Some songs kind of fall flat; "Dog in the Yard" is amusing but shallow. Even the title track (featuring a fantastic performance from Whisperin' Bill Anderson) comes off as trite. Still, Johnson at his worst (we'll ignore "Honky Tonk Badonkadonk, which he purposely chose not to record) is better than most anything country radio will see these days. In the end, THE GUITAR SONG comes off as an album chock-full of die-hard country music. You'll hear plenty of steel guitar, lyrics that cut straight to the marrow, and melodies that conjure George Jones and Waylon Jennings. This is an album for people who like their music raw and unedited. It isn't quite as masterful as THAT LONESOME SONG, but it's still Jamey Johnson, and that says all you need to know.
7 internautes sur 8 ont trouvé ce commentaire utile 
The future of Country is here and it's a Throwback 16 septembre 2010
Par urrrlacher - Publié sur Amazon.com
Format: CD
Truly an amazing feat to collaborate, write and produce what could very well be the most significant country album of the last 20-25 years. I was completely exhausted after listing to Guitar Song (though, I think it will be refereed to as the Black & White album). An emotional roller coaster that will make you laugh, cry, think and harken back to days when wit, grit and tenderness were the backbone of country & western.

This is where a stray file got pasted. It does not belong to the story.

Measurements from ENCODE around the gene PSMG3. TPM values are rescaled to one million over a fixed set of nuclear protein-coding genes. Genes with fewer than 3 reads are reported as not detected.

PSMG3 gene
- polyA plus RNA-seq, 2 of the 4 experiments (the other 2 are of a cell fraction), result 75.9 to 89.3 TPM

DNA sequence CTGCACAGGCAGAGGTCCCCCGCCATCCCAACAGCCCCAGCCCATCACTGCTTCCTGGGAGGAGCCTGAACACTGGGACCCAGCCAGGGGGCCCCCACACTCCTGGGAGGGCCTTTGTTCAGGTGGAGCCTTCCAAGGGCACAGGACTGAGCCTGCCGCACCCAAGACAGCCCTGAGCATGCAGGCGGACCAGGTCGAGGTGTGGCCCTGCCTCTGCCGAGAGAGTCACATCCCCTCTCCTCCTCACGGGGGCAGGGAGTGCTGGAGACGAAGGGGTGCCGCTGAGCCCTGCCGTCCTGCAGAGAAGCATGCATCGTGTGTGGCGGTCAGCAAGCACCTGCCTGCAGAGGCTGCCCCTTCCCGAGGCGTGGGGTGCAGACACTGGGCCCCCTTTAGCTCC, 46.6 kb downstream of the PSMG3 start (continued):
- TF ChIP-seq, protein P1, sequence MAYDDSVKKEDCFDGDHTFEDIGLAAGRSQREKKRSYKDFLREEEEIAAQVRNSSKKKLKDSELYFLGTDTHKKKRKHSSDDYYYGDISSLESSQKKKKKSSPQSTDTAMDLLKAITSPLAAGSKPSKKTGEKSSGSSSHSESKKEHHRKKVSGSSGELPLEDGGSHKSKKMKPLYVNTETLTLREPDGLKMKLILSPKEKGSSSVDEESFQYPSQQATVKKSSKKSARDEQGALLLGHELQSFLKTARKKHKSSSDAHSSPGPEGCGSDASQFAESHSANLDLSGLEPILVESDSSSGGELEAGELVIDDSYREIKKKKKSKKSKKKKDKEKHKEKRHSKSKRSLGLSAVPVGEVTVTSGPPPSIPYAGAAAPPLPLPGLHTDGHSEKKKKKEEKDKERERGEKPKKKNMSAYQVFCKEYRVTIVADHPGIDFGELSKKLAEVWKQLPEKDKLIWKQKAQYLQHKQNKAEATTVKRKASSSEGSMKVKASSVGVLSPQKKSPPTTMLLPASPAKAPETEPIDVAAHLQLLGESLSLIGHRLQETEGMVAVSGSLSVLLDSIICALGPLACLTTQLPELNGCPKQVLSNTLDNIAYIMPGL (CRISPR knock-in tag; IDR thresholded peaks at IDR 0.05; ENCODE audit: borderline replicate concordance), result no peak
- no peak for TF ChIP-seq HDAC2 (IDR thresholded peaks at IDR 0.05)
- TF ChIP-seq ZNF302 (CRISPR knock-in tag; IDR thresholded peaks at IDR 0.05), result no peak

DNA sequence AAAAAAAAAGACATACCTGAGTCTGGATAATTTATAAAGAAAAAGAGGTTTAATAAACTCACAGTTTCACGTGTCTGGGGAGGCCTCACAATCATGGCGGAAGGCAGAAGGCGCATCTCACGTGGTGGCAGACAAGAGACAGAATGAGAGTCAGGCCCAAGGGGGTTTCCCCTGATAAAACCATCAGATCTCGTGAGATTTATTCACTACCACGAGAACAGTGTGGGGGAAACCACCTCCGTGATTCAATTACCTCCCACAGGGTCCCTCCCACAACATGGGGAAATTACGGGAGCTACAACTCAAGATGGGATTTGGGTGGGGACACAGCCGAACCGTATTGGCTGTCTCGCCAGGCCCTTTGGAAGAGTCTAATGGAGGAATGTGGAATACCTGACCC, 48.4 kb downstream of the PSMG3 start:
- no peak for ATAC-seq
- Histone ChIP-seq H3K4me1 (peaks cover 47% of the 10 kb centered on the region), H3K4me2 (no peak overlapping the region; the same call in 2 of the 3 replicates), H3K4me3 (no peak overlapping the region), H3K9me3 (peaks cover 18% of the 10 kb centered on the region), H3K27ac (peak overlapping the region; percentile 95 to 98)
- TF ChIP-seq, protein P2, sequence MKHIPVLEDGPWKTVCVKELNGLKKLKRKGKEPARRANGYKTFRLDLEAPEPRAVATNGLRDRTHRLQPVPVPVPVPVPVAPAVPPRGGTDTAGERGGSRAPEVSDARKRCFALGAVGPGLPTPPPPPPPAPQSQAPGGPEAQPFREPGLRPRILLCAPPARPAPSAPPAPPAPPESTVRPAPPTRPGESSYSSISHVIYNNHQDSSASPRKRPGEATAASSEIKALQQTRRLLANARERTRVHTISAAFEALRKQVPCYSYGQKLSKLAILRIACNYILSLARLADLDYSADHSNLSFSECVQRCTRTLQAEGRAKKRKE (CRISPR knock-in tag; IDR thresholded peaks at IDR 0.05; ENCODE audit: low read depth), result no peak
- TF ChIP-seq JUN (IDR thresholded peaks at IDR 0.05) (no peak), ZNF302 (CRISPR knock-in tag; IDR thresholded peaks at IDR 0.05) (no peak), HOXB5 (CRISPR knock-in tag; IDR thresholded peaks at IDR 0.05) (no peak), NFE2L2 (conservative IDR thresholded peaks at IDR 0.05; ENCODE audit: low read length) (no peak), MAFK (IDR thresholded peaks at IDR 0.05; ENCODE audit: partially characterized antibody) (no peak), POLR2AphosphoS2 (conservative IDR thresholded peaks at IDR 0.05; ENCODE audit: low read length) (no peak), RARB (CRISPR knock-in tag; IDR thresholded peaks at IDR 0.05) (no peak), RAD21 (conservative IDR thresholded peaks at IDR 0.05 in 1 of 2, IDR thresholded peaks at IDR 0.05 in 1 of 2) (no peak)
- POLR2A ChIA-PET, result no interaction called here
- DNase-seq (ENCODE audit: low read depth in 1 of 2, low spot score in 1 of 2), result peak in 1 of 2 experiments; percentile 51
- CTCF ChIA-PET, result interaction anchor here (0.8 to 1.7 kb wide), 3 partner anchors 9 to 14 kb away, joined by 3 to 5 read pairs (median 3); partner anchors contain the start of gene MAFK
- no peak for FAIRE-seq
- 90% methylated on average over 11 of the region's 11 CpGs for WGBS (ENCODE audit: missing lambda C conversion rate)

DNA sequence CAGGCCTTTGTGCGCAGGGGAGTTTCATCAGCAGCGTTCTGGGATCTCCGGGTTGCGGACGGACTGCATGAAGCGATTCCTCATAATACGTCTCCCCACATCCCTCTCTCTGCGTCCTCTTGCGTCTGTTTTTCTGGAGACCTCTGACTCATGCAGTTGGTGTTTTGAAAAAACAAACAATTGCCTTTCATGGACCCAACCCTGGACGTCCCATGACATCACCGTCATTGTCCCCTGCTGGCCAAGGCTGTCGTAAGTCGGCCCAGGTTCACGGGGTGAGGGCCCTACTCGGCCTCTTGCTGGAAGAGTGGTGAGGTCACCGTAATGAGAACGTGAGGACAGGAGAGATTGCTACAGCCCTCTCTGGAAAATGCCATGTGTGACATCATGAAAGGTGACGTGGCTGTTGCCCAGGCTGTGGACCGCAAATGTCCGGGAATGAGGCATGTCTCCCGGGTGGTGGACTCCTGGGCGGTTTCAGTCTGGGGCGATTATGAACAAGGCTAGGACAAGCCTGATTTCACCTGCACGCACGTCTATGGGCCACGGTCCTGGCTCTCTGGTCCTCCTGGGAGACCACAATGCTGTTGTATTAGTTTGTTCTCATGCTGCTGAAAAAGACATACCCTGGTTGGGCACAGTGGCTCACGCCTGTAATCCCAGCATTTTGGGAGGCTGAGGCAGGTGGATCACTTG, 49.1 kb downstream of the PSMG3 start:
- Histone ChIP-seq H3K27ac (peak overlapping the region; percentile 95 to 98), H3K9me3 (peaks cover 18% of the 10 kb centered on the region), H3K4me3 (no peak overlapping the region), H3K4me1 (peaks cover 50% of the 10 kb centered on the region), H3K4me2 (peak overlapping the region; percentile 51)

Tough & Tender, Mean & Sweet, Funny & Sad, Rich & Poor, Good & Evil, Stoned & Sober, Past & Present, Love & Hate, God & Godless, Condemned & Redeemed, Life & Death..........It's all there in Black & White.

4 internautes sur 5 ont trouvé ce commentaire utile 
Jamey Johnson hits this one out of the park 27 janvier 2011
Par Terry Mathews - Publié sur Amazon.com
Format: CD
Fans of traditional country music found a lot to love in Jamey Johnson's "The Guitar Song" (Mercury Records). The September 2010 release, with its 2-CD "Black Album" and "White Album," peaked at number 1 on the Billboard country album chart and currently sits at number 28.